Electrochemotherapy is a type of treatment that enhances the delivery of traditional chemotherapy drugs to the interior of a cancer cell through the local application of short and intense electrical pulses. These pulses transiently permeabilize the cell membrane, thus allowing transport of chemotherapy.

ECT can also increase absorption of the drug by up to a thousand-fold that would not otherwise be permitted by the cell membrane. Electrochemotherapy can also be beneficial in shrinking a tumor, thus making surgical removal more successful, if required. – Electrochemotherapy FAQs by Megan Padget, Veterinary Cancer Care, Santa Fe NM

Facts about Electrochemotherapy Treatment for Pets

  • Ideal for cancerous tumors that can’t be treated with chemotherapy.
  • Can be given to patients who have already been treated with radiation therapy.
  • One session requires general anesthesia, takes about 30 minutes and the patient goes home the same day
  • Electrochemotherapy has no systemic side effects
  • The non-recurrence success rates in pets with cancer exceeds 85% in different electrochemotherapy veterinary studies.

As Angel Neka discovered in her search for an alternative soft tissue sarcoma treatment, electrochemotherapy isn’t commonly offered to cancer patients in the United States. A lack of U.S.-led research keeps American oncologists from including it in “standard-of-care” protocols.

Dr. Kelly, however, remains undaunted and is one of the few U.S. veterinarians offering electrochemotherapy to patients. She knows it works for the right clients like Codie Rae and Neka.

After speaking with Dr. Kelly about the treatment, Martha and Ralph knew they wanted to give ECT a chance. In May, Codie Rae took a road trip from Oakland, California to see Dr. Kelly. She treated Codie’s multiple tumors with a minor tumor resection surgery and electrochemotherapy. She also prescribed metronomic chemotherapy as a preventive.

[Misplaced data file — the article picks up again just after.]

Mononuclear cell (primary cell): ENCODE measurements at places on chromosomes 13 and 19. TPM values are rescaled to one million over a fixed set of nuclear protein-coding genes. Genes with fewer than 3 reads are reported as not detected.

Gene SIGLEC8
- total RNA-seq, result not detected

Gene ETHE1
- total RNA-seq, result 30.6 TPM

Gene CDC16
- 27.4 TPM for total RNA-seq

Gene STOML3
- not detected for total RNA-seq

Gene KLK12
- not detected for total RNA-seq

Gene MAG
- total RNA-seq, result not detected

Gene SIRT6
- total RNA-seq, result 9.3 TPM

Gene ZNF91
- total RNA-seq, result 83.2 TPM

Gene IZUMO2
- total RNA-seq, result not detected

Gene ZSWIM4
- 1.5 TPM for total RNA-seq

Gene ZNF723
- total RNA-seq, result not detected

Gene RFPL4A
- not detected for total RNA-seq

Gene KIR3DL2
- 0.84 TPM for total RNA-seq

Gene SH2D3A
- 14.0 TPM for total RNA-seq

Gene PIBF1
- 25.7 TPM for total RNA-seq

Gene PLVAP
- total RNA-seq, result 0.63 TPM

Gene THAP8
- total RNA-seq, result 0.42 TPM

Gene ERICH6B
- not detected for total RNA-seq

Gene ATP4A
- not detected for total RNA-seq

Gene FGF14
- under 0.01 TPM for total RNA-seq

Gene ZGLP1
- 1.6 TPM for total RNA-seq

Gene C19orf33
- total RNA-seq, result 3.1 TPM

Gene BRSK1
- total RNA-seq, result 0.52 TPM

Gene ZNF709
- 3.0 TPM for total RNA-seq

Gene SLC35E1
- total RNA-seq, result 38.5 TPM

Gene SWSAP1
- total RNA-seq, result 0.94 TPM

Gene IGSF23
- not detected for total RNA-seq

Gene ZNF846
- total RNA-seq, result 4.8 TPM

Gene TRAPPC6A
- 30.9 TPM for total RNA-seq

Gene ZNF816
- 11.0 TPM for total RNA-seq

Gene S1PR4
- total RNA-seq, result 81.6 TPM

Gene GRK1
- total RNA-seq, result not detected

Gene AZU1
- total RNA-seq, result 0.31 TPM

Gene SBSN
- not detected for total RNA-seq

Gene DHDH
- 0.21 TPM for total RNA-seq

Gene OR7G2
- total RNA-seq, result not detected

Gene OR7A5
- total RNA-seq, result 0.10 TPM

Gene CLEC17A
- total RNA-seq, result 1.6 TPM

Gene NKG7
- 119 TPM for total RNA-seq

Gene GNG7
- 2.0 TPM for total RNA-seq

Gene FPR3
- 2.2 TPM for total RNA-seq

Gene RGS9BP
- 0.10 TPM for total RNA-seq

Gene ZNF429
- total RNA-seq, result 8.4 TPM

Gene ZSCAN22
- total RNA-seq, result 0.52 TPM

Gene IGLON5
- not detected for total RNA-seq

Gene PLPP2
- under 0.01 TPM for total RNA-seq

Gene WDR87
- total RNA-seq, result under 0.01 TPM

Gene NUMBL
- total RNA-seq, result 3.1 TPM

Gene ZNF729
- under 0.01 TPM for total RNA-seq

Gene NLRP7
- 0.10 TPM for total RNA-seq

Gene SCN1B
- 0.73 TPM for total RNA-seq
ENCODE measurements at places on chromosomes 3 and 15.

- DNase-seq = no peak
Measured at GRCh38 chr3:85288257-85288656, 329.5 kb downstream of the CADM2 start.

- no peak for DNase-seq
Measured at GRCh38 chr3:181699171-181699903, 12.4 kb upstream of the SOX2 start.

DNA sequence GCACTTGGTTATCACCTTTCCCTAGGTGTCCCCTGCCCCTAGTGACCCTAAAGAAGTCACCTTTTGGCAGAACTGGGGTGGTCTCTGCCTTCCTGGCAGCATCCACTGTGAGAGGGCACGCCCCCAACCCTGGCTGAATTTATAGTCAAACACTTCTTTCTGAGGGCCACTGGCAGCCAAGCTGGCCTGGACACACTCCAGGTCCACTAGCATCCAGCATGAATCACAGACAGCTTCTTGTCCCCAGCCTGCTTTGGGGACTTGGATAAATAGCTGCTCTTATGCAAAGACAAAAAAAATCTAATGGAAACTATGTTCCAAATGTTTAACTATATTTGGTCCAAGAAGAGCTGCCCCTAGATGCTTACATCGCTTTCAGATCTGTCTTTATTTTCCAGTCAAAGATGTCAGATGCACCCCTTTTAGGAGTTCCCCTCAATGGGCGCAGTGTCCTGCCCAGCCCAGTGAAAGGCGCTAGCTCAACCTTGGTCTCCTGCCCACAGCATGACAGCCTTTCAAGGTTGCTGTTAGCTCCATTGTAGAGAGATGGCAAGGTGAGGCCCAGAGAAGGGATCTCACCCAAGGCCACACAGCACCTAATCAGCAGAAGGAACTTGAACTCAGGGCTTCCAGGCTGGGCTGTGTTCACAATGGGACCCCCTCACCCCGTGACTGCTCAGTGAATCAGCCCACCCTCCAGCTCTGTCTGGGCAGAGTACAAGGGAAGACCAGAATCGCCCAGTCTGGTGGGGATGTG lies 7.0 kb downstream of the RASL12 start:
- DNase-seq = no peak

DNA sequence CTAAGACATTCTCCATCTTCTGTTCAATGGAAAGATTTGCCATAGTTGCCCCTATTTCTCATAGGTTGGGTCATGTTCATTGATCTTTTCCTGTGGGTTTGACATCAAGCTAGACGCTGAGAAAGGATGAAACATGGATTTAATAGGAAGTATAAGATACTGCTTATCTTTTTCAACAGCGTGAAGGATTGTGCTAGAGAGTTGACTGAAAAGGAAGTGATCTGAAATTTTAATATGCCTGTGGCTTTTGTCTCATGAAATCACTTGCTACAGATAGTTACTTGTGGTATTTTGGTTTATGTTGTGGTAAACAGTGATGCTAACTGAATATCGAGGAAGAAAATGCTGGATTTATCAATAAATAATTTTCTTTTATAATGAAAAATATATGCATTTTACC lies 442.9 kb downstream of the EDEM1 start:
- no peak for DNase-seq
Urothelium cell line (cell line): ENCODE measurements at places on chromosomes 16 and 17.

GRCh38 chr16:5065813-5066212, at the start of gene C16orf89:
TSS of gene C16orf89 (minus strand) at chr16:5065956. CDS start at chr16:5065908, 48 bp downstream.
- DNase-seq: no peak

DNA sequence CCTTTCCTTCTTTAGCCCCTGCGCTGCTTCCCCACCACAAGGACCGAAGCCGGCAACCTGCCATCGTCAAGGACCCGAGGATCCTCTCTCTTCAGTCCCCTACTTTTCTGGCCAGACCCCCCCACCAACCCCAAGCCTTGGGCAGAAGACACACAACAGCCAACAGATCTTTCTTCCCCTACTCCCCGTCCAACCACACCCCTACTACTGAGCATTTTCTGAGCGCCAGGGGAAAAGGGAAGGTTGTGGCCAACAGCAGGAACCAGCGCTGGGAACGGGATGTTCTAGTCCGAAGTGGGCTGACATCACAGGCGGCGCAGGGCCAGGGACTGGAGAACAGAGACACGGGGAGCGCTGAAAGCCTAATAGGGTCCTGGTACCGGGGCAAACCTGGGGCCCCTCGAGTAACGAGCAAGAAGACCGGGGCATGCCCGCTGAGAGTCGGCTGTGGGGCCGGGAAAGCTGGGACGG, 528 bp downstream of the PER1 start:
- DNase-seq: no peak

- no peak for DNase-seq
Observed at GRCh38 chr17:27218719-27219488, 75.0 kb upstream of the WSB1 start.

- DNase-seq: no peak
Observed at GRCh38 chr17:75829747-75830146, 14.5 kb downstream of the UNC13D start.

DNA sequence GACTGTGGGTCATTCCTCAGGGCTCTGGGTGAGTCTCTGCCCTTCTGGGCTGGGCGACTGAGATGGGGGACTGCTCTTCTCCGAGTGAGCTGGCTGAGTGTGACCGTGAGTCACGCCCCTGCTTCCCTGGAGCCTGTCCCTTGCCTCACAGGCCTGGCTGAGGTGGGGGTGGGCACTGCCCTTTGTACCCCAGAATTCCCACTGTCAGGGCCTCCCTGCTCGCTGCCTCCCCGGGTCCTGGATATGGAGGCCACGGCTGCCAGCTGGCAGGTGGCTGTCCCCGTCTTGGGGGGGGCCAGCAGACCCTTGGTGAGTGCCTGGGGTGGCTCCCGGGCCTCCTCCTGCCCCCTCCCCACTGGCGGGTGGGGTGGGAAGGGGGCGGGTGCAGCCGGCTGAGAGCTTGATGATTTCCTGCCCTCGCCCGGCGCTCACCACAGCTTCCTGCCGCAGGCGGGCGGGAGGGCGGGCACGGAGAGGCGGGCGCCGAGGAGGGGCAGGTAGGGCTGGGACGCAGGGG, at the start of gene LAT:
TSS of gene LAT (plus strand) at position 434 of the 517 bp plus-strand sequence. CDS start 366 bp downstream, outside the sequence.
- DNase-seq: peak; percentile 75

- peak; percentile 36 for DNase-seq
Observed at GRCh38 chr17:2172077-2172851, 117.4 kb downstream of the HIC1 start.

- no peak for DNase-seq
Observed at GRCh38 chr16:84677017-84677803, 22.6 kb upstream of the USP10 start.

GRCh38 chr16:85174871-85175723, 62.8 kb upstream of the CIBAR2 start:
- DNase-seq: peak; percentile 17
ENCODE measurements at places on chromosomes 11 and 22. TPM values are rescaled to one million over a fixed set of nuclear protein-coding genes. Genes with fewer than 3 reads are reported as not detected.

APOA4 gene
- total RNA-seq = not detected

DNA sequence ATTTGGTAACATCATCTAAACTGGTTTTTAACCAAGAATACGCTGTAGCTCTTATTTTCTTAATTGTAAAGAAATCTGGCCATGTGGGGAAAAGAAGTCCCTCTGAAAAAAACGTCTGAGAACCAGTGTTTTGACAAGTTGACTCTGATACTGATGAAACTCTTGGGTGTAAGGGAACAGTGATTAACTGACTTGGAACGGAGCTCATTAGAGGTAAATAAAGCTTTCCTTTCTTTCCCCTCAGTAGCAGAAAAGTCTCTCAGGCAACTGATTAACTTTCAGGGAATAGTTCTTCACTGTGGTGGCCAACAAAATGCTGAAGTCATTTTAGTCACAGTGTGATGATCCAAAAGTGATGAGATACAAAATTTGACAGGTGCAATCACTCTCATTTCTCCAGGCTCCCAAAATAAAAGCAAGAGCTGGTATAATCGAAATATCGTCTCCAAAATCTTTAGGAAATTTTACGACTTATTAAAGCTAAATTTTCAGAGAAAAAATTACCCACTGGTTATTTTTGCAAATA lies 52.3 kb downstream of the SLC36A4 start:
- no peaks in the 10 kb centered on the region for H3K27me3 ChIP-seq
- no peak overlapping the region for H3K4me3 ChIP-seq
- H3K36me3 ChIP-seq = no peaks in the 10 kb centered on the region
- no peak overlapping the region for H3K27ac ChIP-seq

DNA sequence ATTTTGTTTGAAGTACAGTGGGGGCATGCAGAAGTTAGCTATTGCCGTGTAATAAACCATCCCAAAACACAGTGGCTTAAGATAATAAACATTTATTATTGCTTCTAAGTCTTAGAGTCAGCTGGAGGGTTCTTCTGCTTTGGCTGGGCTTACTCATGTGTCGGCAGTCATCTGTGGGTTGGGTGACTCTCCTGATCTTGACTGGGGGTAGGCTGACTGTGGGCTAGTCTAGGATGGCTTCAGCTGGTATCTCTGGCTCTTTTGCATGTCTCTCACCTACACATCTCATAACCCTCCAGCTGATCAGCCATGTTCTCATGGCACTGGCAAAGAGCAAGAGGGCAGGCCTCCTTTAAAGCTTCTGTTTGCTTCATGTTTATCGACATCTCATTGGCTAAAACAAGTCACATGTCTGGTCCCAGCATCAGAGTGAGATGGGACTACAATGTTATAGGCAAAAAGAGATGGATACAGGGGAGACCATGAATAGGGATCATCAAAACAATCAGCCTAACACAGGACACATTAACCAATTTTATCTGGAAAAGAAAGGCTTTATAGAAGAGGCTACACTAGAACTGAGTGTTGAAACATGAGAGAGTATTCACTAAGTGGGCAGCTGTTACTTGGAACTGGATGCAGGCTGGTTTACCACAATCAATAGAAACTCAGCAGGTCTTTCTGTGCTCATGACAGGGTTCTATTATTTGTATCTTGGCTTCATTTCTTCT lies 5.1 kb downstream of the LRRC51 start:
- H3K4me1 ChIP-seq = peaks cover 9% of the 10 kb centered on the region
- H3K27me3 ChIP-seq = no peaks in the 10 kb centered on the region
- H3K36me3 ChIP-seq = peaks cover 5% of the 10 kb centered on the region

One month later, the leader of the Oaktown Pack is enjoying a better quality of life in a fraction of the time radiation therapy would have provided, if ever.

Stay tuned for our the second interview with Dr. Kelly, where she answers questions about this important radiation therapy alternative for pets and people alike.

electrochemotherapy pet cancer treatment information
Download Dr. Kelly’s electrochemotherapy fact sheet.

VIDEO TRANSCRIPT: Electrochemotherapy Pet Cancer Treatment: What is Electrochemotherapy?

Hi. I’m Dr. Jeannette Kelly, owner, founder of Veterinary Cancer Care here in Santa Fe, New Mexico. Electrochemotherapy is a tool. We inject a tumor with chemotherapy and then electrical currents are put either on top of the tumor or directly into the tumor with probes and it sends electrical currents. It opens up the cancer cells and then it kills a certain percentage of cancer calls with each treatment.

Electrochemo can be used when a tumor is really large and you cannot remove it surgically. So you can make it smaller and then a surgeon can go ahead and remove the tumor and with less harm to the patient with a much smaller procedure.

Electrochemo can cause clotting of the blood. So if a tumor is really vascular and bleeding, it can make it so there’s not a lot of bleeding during the surgical procedure.

Electrochemo can be used after surgery. So if you have a surgery done and you didn’t get it all out and you’re worried about the tumor reoccurring, that maybe there are some cancer cells left behind. Then you can perform electrochemo to clean up cancer cells being left behind and then we use electrochemo in a lot of our older patients. We call it palliatively to make them comfortable. Big, huge tumor under the armpit, so they’re having a hard time walking. They are lopsided. They’re out of alignment. We will shrink that tumor down, just one treatment, so they can run and play and sometimes we can get a 50 percent reduction in the tumor. Sometimes you can get 75 and sometimes one treatment is all it takes.

(Dr. Kelly provides electrochemotherapy demonstration)